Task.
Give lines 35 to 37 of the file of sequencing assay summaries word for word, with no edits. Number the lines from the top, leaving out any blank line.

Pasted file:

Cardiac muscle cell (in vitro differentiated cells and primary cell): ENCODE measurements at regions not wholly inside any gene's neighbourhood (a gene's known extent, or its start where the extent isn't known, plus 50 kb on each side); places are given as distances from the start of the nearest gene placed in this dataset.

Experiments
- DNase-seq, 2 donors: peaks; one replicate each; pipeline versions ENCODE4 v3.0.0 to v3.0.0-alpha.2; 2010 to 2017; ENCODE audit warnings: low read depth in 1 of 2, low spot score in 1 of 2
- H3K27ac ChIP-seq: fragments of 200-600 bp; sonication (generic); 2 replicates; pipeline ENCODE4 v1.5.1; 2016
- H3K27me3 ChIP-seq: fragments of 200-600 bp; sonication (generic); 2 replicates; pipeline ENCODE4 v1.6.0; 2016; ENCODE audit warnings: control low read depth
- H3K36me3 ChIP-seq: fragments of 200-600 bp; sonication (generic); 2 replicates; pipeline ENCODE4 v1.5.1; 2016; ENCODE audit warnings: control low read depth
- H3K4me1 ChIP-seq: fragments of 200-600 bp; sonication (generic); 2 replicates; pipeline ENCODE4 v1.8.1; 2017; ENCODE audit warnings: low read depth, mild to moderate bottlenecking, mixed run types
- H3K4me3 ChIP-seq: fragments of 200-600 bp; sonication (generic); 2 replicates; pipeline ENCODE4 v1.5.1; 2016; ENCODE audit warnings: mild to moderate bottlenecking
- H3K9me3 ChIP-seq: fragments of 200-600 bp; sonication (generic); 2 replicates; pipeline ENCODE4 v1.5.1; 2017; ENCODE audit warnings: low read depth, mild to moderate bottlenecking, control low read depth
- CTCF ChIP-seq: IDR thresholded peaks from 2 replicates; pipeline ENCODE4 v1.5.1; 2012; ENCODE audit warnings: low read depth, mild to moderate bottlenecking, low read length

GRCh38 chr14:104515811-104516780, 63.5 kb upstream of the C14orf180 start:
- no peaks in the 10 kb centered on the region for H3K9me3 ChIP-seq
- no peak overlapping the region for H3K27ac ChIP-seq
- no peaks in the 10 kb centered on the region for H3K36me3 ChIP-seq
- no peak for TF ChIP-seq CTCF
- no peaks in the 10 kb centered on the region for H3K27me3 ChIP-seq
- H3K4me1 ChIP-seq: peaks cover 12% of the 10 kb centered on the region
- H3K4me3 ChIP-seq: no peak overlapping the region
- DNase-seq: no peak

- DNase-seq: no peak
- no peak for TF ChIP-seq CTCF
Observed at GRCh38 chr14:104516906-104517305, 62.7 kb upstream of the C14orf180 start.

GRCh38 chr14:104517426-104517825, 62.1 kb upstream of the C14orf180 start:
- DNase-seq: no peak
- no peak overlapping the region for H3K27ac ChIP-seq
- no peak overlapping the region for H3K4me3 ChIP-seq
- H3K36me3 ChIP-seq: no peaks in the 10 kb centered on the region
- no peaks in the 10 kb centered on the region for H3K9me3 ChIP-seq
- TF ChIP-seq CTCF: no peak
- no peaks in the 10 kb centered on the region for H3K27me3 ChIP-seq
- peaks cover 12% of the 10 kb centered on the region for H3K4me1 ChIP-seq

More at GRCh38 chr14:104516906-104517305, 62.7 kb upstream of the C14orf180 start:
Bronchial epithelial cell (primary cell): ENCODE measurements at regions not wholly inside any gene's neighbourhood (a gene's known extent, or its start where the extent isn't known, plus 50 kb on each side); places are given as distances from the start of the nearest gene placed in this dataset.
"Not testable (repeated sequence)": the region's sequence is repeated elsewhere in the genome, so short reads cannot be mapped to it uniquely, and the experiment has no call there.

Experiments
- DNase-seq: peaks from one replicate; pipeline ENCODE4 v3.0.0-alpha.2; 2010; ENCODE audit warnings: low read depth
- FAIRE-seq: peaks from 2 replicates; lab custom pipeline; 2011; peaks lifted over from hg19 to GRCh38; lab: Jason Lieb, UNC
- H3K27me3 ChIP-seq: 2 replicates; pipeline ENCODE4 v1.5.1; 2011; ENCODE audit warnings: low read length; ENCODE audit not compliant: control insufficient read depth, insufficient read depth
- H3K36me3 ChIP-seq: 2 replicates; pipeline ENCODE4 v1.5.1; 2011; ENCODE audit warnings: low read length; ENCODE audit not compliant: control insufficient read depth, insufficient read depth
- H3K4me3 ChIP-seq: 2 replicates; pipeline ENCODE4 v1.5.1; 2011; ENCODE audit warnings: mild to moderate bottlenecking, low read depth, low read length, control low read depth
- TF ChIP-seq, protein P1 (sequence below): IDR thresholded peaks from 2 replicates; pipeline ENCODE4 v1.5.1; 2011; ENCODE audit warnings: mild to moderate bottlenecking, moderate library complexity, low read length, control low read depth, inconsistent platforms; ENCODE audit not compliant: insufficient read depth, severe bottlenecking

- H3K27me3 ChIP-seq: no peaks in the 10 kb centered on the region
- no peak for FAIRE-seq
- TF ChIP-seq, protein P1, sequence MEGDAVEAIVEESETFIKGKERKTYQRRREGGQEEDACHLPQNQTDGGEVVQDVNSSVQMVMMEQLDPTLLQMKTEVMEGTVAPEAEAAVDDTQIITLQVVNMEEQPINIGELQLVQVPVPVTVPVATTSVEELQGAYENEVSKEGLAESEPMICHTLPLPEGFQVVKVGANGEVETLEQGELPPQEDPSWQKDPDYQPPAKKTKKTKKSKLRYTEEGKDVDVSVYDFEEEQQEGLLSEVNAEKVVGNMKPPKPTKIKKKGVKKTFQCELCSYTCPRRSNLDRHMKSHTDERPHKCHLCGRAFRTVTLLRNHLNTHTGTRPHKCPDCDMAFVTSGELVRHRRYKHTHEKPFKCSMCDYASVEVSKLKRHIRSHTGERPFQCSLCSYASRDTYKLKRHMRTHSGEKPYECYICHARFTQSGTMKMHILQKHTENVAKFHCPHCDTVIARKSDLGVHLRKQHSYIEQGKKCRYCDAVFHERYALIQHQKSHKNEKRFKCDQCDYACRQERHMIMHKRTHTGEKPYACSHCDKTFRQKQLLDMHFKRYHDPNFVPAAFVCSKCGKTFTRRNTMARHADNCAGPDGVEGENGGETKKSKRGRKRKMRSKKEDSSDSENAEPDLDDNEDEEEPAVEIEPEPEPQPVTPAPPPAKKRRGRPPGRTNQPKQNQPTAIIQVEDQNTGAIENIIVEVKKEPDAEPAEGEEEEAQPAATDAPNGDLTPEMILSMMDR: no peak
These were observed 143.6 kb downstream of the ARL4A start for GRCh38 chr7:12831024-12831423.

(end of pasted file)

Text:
Experiments
- DNase-seq: peaks from one replicate; pipeline ENCODE4 v3.0.0-alpha.2; 2010; ENCODE audit warnings: low read depth
- FAIRE-seq: peaks from 2 replicates; lab custom pipeline; 2011; peaks lifted over from hg19 to GRCh38; lab: Jason Lieb, UNC